I noticed during the elections of John Paul I and John Paul II in 1978 that the networks covering the stories were not so much anti-Catholic as just not understanding things outside their own sphere. Whatever network one turned to, it was the same: a guess at how he might be on the issues of abortion and women priests. That was the discussion in the leadup, and the discussion after the election. It was not a declaration that these were the only issues that were important, it was the only things they could wrap their head around. They assumed that this was all anyone else was interested in. This, remember, was in a time just after the very religiously identified 1960s. In 1960, 96% of Americans identified with some religious tradition. Yet by 1978, one class of people did not have the basic information about it.
I remember some of the problem, of people thinking that religion was about "being a good person."
This has increased over time, and has certainly expanded to include conservatives as well. They think they understand and see through everything. That is the story for the Jonathan Haidt research which is about political rather than religious differences. I have commented much on that, but it is not my issue today.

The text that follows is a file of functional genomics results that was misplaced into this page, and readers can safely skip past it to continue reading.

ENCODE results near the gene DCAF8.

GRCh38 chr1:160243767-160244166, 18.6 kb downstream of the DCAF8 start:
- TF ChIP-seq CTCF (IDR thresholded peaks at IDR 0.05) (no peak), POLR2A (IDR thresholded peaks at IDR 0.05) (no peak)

Intriguingly, this is happening even among liberal Christians now. This is a reversal. In the 70s and even into the 80s the conservative (usually both senses) Christians seemed to be the ones who did not understand much actual doctrine and Church history. They knew about being Born Again, the ideas behind Christmas and Easter, plus a lot of cultural nonsense they held in equal esteem, like no alcohol, no tobacco, using the KJV, or amount of water for baptism. Those in the moderate and liberal denominations often knew more about doctrinal distinctives and the reasons for them.
The number of liberal (usually both senses) denominations has grown since then, and I think they are the weaker brethren in this matter now. They retain plenty of people with high amounts of knowledge, certainly, but these are concentrated in the oldest generation, my generation now. Young Lutherans and Congregationalists have an almost entirely political gospel now. They think they have understood the "real" doctrines off the church, but have embraced the most ephemeral.
If even those who have grown up attending services no longer understand, we can hardly expect that secular reporters will suddenly start to get it. CS Lewis: "None can give to another what he does not possess himself. No generation can bequeath to its successor what it has not got."